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National Restaurant Association - Total trans-fat ban in Chelsea, Mass., on tap

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Total trans-fat ban in Chelsea, Mass., on tap

One of the strictest trans-fat bans in the country will go into effect in Chelsea, Mass., on Jan. 1, 2013.

On that day, it is expected that the city will implement a complete ban of trans fat in packaged and restaurant foods.

While other cities, states and municipalities have passed and enacted similar bans, many allow for up to 0.5 grams per serving of partially hydrogenated vegetable oil, or trans fat, to be included in some foods, such as baked goods, margarines, shortenings and packaged foods.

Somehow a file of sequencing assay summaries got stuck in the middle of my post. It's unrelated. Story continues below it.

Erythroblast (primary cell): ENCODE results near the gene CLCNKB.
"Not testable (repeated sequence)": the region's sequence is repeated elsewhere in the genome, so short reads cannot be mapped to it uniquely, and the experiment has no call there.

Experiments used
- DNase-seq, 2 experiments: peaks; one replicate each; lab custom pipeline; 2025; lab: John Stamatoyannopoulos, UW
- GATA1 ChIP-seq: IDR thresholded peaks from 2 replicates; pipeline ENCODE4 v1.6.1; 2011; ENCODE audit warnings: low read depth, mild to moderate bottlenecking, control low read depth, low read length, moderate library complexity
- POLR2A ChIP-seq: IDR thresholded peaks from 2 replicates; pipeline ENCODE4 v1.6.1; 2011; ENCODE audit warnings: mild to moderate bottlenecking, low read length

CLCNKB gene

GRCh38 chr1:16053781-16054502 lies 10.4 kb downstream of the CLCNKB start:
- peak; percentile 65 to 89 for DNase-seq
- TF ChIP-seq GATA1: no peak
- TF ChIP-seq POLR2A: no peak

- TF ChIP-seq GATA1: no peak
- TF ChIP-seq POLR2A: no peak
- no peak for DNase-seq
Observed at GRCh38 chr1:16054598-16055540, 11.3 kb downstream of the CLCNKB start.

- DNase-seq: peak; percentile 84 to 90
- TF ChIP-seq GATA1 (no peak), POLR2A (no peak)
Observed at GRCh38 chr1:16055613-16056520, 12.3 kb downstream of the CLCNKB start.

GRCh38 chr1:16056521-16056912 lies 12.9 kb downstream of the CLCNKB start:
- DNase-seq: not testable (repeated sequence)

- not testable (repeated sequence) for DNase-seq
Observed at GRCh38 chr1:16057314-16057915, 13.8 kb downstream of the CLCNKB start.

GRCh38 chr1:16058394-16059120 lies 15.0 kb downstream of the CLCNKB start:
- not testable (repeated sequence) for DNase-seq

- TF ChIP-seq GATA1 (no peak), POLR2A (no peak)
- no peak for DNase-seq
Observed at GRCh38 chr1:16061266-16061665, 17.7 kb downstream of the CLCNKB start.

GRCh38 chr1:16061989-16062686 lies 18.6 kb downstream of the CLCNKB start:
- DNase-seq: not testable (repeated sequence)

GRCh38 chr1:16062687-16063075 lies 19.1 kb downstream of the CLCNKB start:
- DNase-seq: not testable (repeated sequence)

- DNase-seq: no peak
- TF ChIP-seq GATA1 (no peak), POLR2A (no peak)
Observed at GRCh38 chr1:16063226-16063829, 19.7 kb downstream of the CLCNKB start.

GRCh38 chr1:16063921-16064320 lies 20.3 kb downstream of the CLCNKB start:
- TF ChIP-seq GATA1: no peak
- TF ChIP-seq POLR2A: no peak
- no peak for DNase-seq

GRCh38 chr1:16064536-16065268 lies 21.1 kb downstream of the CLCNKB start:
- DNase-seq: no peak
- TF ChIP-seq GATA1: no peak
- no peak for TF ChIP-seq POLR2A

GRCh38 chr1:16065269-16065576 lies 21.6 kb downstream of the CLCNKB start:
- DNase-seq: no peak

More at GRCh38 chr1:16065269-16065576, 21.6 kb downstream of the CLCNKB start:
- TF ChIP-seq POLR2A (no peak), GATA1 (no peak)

In order to comply with the law, said Joy Dubost, Ph.D., R.D., the National Restaurant Association's director of nutrition and healthy living, "It is important that Chelsea's operators make sure they check ingredient labels to identify whether partially hydrogenated vegetable oils are present."

The ban, which was approved by the Chelsea Board of Health last year, states that all foodservice establishments, including bakeries, coffee shops, cafeterias cafes, luncheonettes, grills, delis, tea rooms, sandwich shops, bars, roadside stands and catering kitchens, must comply with the law. Vending machines and mobile truck operators also are subject to compliance with the ban. Anyone found in violation of the ban is subject to a fine of $100 for the first offense, $250 for the second offense and $500 for any thereafter. According to the regulation, fines cannot exceed $10,000 per location during a calendar year.

Trans fat generally is used to help extend shelf life and improve texture and taste, but it also has been linked to heart disease.

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